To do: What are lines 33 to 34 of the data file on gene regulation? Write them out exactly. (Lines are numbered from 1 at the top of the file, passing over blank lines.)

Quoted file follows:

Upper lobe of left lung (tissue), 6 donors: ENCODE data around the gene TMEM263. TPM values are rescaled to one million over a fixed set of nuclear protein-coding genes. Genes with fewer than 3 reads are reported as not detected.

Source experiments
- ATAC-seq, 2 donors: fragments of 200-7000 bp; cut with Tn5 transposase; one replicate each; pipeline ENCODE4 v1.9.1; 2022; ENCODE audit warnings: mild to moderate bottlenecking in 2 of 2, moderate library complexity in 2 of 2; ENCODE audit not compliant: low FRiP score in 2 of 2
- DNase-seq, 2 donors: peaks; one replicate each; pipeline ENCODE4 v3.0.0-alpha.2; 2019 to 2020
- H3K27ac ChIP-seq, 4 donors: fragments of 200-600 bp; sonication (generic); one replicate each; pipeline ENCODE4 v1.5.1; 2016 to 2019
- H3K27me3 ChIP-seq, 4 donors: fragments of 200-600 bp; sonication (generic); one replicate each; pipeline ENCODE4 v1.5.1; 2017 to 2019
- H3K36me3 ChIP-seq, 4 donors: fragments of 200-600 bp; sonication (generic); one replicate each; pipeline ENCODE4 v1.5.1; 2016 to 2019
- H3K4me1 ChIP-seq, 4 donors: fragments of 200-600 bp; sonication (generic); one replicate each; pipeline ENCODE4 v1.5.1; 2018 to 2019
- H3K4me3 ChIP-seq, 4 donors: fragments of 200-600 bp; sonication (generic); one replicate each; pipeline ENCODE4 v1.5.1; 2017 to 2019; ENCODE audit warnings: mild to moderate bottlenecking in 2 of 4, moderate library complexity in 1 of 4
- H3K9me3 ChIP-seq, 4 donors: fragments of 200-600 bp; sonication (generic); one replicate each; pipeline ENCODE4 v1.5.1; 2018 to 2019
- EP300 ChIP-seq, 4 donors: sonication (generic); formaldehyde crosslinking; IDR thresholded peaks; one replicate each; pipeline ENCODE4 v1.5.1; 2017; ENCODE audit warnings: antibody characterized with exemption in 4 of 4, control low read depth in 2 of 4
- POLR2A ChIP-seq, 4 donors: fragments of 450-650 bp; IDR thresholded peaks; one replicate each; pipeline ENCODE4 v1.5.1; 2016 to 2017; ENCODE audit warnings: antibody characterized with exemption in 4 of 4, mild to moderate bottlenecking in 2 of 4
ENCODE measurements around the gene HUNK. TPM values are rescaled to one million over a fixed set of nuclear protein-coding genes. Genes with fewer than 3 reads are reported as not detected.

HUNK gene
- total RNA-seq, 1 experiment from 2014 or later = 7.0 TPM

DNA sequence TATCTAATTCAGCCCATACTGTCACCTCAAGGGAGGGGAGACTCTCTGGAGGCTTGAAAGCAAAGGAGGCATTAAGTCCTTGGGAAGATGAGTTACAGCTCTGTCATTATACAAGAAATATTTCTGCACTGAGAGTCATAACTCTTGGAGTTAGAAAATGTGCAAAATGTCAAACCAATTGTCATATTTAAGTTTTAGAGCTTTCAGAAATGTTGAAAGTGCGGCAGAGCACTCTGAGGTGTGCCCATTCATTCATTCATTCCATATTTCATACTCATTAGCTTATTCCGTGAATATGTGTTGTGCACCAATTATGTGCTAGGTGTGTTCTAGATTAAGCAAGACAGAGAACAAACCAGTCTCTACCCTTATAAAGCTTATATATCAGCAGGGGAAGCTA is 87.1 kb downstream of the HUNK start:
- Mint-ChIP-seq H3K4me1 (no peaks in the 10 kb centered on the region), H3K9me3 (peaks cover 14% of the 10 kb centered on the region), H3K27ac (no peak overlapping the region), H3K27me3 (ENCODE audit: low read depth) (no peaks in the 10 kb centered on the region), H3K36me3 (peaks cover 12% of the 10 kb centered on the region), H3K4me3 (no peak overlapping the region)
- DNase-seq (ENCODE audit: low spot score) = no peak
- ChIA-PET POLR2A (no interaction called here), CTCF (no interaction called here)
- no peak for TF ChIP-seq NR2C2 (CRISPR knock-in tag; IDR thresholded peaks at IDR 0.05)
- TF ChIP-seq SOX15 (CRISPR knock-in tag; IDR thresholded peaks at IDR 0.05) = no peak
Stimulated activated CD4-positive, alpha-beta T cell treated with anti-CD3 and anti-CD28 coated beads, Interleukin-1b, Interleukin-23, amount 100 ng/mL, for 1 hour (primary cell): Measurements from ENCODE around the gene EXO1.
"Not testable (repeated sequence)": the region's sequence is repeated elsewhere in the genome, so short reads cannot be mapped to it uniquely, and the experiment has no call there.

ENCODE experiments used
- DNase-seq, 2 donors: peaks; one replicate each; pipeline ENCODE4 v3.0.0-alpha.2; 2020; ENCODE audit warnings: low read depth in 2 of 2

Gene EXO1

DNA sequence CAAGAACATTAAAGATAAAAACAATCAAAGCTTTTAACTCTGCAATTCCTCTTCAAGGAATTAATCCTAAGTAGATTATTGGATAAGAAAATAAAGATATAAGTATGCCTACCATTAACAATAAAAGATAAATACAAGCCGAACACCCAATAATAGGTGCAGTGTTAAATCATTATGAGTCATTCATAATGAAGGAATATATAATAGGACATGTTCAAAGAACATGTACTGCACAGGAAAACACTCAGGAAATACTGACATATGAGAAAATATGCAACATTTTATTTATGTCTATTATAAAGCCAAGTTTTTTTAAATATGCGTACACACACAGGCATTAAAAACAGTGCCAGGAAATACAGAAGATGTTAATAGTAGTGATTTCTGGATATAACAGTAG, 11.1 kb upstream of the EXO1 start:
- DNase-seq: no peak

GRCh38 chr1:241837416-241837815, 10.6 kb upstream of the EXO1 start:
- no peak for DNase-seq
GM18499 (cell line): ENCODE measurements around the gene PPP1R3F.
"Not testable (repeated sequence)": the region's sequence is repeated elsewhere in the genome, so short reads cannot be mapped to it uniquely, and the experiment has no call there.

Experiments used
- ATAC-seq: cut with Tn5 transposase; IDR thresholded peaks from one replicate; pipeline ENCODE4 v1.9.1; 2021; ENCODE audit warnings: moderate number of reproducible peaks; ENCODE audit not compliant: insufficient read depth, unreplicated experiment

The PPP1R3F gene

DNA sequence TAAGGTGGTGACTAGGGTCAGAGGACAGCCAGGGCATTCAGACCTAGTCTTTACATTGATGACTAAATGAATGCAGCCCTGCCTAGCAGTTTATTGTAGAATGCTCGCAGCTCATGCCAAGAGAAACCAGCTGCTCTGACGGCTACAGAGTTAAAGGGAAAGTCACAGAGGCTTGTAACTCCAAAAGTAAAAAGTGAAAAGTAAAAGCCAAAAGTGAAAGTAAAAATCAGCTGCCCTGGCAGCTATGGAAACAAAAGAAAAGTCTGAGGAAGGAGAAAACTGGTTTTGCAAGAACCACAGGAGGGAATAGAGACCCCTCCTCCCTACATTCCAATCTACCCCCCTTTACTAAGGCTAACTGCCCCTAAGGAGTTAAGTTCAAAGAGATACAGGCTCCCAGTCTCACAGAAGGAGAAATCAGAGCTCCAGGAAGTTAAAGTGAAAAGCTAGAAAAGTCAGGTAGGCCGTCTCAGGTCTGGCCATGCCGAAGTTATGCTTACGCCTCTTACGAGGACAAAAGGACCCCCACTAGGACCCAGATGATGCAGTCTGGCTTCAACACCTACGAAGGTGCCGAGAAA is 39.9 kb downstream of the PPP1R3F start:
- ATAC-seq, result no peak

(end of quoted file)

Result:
Experiments used
- ATAC-seq: cut with Tn5 transposase; IDR thresholded peaks from one replicate; pipeline ENCODE4 v1.9.1; 2021; ENCODE audit warnings: moderate number of reproducible peaks; ENCODE audit not compliant: insufficient read depth, unreplicated experiment